Reader and commenter Salviati writes in to share his personal experience with Blockbuster and his theory for why they will never survive fierce competition from Netflix and the new Apple video rentals.
I am writing to explain why I am no longer a Blockbuster Total Access subscriber and never will be again. Service wasn’t always so deplorable at Blockbuster, but in the last several months I have had three very negative experiences with the chain that has caused me to turn from a Blockbuster evangelist, who persuaded my parents and friends to join the Total Access plan, to a disgruntled consumer who won’t step into a Blockbuster until they’ve reformed their customer service attitude.
Keep in mind, I was an easy customer. I auto-paid my monthly bill. I held my movies for weeks and months on end without mailing them back or taking them back to the store for exchanges. I even went for a period of 6.5 months without exchanging my movies (While being charged $17.99 all the while). In the past year I was with Blockbuster, I exchanged only 11 movies in-store. I was as profitable as they could get. But between August and today, I have had three incidences which have convinced me that Blockbuster managers are (1)Incompetent (2)Powerless and (3)Apathetic.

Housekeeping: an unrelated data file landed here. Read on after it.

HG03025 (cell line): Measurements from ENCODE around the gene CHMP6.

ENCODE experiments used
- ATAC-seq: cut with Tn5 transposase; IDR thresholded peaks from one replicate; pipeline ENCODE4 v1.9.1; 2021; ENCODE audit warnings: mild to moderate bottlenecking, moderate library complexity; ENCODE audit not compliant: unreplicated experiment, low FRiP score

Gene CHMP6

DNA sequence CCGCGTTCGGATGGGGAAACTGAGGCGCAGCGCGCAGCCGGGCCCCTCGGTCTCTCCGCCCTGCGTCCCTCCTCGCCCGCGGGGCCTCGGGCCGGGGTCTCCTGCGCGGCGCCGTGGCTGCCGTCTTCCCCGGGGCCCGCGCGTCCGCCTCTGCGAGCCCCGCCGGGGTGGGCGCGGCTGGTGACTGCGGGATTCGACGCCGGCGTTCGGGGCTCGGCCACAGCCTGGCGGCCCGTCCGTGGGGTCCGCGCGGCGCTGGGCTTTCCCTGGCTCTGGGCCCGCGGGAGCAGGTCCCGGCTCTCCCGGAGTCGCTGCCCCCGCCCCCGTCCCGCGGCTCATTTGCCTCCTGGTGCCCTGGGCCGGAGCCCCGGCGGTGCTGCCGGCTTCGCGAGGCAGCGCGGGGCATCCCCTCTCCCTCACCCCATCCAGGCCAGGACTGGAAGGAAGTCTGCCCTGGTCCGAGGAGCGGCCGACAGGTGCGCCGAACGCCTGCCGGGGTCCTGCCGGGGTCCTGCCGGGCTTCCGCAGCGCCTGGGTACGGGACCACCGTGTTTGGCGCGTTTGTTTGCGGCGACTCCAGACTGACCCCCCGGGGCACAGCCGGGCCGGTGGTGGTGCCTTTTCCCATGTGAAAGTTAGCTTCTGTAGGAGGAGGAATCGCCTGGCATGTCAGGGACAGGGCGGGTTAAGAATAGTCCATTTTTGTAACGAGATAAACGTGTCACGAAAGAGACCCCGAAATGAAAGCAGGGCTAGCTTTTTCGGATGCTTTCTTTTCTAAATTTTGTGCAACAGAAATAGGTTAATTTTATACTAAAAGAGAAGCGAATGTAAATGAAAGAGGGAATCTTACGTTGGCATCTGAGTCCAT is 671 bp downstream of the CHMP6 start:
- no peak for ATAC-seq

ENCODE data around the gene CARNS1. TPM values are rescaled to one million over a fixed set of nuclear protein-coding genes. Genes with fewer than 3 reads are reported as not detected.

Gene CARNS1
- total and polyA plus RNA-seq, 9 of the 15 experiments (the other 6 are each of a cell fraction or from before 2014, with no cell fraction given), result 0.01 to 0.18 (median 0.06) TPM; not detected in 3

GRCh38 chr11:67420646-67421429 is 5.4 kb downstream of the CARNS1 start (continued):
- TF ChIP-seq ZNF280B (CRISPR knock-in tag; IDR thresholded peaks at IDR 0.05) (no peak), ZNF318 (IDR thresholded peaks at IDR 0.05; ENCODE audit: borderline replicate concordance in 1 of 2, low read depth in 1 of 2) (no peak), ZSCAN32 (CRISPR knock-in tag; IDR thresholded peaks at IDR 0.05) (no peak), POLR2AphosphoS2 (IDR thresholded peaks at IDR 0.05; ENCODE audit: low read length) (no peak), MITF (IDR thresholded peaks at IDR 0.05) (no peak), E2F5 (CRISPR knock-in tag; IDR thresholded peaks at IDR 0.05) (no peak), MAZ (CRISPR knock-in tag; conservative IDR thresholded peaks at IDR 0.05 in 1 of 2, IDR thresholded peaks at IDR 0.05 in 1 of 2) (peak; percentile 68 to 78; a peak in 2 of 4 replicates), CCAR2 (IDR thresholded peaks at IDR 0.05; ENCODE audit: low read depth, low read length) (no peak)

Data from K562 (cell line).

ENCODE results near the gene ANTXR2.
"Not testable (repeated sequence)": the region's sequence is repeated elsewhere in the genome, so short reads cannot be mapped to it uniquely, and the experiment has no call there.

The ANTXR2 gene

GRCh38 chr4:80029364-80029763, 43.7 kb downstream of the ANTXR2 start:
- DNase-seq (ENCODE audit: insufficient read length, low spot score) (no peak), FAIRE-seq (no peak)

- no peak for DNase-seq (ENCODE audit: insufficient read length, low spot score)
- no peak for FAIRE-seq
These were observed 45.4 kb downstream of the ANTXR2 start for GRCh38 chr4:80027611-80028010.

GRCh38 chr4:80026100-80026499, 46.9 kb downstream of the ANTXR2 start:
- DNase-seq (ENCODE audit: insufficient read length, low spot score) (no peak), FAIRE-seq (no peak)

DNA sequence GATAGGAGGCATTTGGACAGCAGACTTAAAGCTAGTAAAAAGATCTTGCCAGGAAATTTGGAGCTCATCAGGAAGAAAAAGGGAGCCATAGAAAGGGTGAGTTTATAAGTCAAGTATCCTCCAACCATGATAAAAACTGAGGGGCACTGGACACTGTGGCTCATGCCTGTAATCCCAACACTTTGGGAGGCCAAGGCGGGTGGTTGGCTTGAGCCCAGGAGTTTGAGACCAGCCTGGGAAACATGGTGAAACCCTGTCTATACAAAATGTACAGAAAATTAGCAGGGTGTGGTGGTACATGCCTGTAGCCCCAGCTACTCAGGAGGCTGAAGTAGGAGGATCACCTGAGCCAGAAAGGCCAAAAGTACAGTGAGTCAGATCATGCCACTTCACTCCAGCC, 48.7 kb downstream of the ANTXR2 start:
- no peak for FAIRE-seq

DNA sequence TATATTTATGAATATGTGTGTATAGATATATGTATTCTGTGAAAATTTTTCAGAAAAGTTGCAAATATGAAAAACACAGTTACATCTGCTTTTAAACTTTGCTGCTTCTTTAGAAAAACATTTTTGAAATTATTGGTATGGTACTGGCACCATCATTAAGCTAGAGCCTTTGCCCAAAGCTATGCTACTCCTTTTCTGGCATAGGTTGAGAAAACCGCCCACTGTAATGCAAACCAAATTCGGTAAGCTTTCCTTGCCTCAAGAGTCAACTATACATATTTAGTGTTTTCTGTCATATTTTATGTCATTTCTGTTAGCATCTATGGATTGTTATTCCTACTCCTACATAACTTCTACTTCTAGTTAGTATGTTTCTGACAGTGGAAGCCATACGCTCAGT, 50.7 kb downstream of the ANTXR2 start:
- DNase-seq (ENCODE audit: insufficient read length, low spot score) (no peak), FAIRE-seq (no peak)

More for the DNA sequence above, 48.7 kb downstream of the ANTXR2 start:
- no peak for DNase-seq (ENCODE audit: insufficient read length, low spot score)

Incident 1: I had exchanged out a set of 3 movies in-store in August. After keeping them out past their initial due date I was billed the price of the movies which is in-line with their policy. As long as they are returned within 30 days, Blockbuster is supposed to refund the charge minus a $1.25 processing fee. However, I got called out-of-town on a business trip, and I left before being able to return the movies. Once I realized the situation, I called my local store and asked if it was necessary to have my wife return the movies while I was gone, or if I could wait a week and return them myself. His answer was that it wouldn’t be a problem for me to return the movies after 30 days, but I would be charged the $1.25 fee per movie. Great, I thought, until I got back home. When I tried to return the movies (32 days past their due date), I was told that it was impossible to return the movies, and that I’d have to pay the ridiculously marked-up used price of $40 for the three (the price at Target for all three new was $21). The manager simply wouldn’t acknowledge that one of their employees had mis-informed me about my ability to return the movies. I tried to call their corporate customer service, who could only refer me to the district manager. To cut this long story short, I spent 3 weeks calling between the store manager and district manager trying to simply refund the movies, which they still sold on their Used racks. I was repeatedly told it was “Impossible” and “the computer won’t allow it”. I know the time I spent trying to return the movies was worth more than $40, but I felt like I was being wronged, and didn’t want to let the issue go. I finally caved when I received a threatening Credit Agency letter. I thought about writing this letter to The Consumerist back then, but I figured it was partially my fault, even though I thought Blockbuster did a terrible Customer Service job.